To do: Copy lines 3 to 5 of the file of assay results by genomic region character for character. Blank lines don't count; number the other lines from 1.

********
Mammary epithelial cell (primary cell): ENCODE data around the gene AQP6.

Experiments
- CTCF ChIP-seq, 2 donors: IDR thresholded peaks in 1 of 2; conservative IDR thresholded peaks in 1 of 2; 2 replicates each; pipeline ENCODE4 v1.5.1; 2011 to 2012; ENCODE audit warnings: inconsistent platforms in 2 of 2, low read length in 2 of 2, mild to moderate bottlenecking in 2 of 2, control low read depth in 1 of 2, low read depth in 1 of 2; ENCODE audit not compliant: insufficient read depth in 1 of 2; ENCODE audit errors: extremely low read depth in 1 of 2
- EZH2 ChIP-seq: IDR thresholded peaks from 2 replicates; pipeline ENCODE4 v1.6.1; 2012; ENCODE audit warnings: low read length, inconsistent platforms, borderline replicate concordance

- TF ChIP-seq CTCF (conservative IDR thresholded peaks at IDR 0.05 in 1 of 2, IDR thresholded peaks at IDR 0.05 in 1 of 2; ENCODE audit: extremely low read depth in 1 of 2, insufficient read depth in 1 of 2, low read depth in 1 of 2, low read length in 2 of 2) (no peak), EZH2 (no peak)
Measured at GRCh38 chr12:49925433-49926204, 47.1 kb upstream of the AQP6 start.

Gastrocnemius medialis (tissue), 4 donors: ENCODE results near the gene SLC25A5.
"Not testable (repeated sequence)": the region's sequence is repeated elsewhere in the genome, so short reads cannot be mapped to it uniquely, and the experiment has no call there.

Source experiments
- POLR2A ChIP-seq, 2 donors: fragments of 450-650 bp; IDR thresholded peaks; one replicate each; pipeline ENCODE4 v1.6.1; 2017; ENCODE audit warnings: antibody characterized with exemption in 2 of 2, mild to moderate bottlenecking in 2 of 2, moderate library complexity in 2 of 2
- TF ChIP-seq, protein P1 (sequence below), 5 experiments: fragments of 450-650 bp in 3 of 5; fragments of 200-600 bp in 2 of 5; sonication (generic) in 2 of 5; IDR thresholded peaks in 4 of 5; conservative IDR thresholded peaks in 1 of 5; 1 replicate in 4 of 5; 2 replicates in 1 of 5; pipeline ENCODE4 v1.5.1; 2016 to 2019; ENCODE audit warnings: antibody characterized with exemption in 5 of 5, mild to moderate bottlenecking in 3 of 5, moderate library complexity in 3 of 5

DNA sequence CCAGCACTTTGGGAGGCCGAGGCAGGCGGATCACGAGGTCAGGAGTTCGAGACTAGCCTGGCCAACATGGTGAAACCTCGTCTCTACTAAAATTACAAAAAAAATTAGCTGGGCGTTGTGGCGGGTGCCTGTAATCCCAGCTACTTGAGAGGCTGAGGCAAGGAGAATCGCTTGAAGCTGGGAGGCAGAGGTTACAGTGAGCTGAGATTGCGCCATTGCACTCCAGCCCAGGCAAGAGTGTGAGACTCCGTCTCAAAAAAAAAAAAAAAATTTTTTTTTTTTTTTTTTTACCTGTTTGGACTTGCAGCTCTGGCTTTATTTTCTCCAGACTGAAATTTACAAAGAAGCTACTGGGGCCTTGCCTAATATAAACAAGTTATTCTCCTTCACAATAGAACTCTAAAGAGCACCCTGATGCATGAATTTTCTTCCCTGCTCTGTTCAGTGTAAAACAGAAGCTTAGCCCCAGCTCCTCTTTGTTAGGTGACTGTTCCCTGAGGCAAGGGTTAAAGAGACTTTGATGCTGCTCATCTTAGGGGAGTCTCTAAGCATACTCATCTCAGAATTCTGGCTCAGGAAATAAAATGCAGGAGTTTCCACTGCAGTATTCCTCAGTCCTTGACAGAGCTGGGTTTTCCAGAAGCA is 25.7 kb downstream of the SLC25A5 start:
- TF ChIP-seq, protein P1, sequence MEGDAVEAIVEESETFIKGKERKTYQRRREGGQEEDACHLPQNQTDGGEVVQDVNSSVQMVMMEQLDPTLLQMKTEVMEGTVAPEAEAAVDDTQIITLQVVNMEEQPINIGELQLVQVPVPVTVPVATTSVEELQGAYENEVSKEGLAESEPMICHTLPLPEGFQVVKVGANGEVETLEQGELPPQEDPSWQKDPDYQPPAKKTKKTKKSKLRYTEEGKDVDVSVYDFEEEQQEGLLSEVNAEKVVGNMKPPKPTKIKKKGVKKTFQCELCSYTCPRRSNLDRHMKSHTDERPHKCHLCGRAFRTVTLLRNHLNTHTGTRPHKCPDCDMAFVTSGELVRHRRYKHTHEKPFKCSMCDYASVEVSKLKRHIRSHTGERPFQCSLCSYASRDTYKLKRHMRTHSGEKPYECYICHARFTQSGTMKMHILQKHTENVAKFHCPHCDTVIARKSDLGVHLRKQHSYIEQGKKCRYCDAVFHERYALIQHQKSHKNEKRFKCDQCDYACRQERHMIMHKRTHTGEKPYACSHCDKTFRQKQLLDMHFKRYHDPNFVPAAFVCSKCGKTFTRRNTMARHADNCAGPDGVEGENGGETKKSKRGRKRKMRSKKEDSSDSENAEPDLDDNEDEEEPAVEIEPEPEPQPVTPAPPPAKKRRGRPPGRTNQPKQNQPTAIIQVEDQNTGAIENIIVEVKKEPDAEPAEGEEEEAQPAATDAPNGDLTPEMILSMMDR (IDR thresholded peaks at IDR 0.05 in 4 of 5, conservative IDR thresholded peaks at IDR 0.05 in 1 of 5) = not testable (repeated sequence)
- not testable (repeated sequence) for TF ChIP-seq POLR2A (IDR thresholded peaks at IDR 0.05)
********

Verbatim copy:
- CTCF ChIP-seq, 2 donors: IDR thresholded peaks in 1 of 2; conservative IDR thresholded peaks in 1 of 2; 2 replicates each; pipeline ENCODE4 v1.5.1; 2011 to 2012; ENCODE audit warnings: inconsistent platforms in 2 of 2, low read length in 2 of 2, mild to moderate bottlenecking in 2 of 2, control low read depth in 1 of 2, low read depth in 1 of 2; ENCODE audit not compliant: insufficient read depth in 1 of 2; ENCODE audit errors: extremely low read depth in 1 of 2
- EZH2 ChIP-seq: IDR thresholded peaks from 2 replicates; pipeline ENCODE4 v1.6.1; 2012; ENCODE audit warnings: low read length, inconsistent platforms, borderline replicate concordance

- TF ChIP-seq CTCF (conservative IDR thresholded peaks at IDR 0.05 in 1 of 2, IDR thresholded peaks at IDR 0.05 in 1 of 2; ENCODE audit: extremely low read depth in 1 of 2, insufficient read depth in 1 of 2, low read depth in 1 of 2, low read length in 2 of 2) (no peak), EZH2 (no peak)